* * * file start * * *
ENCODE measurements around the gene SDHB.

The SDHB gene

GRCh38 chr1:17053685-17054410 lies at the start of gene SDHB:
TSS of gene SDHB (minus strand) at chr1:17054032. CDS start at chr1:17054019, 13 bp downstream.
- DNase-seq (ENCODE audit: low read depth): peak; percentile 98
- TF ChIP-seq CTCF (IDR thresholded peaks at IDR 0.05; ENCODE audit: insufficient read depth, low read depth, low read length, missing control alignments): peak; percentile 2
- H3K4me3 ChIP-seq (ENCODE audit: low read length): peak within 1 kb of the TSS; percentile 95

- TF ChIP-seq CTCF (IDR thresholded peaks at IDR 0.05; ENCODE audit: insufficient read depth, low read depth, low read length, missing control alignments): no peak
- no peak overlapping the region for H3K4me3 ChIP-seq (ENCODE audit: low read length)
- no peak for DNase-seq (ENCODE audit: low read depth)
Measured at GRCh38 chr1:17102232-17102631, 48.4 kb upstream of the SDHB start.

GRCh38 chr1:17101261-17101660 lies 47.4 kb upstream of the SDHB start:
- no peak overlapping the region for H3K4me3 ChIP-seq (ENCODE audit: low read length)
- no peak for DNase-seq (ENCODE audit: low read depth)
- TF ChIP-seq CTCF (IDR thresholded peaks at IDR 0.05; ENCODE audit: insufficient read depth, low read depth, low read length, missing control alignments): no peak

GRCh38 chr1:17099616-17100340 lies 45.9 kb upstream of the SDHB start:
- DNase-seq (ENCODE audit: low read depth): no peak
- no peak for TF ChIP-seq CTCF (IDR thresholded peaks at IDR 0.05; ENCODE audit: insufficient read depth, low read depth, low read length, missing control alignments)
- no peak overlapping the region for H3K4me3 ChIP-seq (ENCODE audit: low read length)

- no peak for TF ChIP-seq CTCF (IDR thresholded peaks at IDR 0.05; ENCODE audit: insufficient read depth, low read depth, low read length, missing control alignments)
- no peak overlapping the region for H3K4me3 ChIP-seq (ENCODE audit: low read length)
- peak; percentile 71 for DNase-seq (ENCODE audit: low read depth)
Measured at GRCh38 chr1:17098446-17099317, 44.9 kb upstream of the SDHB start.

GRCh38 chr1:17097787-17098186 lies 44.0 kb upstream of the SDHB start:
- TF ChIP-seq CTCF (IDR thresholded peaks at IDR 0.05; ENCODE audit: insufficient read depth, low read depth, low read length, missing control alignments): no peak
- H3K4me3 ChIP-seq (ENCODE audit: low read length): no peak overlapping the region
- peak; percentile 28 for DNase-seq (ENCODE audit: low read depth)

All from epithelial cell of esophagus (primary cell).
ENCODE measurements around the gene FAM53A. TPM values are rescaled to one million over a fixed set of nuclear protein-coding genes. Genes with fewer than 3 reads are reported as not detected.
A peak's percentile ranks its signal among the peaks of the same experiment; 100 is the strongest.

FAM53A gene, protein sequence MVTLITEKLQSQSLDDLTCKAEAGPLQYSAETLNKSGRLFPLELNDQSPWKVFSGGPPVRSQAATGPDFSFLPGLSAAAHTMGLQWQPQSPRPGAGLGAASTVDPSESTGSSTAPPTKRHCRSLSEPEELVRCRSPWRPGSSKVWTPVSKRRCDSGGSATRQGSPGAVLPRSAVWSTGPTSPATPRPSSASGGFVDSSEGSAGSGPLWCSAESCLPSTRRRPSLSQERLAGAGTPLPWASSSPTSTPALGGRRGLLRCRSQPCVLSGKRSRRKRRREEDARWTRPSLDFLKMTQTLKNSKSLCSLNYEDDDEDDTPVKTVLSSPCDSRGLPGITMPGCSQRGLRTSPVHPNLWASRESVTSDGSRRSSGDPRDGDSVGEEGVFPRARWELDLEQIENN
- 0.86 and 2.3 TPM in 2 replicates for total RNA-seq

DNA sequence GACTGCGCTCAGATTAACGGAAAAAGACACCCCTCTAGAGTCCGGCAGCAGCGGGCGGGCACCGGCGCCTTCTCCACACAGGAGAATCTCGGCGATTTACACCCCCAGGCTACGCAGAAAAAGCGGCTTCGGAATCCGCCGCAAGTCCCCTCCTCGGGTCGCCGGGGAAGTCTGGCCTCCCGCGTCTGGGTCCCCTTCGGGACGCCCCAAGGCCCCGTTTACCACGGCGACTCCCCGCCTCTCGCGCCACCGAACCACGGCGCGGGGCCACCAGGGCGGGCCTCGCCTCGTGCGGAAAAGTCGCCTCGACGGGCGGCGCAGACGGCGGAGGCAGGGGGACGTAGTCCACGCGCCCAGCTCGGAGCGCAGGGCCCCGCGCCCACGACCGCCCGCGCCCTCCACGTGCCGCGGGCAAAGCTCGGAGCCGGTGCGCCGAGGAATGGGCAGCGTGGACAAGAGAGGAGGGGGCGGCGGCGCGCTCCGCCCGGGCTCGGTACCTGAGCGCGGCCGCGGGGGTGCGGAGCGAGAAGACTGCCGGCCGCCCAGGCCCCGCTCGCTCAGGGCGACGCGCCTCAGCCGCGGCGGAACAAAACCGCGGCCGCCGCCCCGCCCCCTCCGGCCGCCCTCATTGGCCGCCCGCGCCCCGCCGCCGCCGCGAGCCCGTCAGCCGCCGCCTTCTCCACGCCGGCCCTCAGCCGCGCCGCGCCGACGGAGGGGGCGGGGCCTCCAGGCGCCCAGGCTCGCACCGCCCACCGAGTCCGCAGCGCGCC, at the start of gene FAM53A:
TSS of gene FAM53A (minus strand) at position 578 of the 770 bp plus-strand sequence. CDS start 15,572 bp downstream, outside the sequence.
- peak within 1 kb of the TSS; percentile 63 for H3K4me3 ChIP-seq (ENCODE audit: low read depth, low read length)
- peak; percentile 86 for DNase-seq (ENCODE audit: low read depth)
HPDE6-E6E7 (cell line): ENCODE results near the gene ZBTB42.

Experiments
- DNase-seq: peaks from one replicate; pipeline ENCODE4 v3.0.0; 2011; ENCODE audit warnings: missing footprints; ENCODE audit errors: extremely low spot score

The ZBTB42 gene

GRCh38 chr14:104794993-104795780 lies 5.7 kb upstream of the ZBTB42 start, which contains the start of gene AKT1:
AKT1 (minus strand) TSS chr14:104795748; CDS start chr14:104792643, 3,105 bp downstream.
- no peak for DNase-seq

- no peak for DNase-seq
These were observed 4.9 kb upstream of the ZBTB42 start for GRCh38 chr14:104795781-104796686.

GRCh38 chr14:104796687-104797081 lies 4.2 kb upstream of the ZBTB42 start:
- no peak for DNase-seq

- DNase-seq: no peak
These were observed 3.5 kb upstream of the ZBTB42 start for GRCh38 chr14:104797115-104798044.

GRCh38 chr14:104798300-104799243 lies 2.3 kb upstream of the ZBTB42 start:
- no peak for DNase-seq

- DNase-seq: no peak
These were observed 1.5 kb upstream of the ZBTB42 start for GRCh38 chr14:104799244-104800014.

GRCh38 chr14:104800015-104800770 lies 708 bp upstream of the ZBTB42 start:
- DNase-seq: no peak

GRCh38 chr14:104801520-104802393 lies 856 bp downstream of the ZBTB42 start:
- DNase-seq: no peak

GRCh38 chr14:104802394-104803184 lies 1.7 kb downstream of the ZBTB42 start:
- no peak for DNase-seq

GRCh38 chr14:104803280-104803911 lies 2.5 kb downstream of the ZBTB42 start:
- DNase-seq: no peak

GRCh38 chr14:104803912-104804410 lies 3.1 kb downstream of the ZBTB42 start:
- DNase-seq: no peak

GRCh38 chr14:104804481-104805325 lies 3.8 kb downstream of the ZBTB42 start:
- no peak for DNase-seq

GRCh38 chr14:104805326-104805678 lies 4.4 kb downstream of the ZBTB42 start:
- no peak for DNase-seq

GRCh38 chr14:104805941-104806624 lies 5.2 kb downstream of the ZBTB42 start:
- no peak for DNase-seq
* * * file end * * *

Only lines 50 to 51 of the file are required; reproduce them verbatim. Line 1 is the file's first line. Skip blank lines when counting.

GRCh38 chr14:104798300-104799243 lies 2.3 kb upstream of the ZBTB42 start:
- no peak for DNase-seq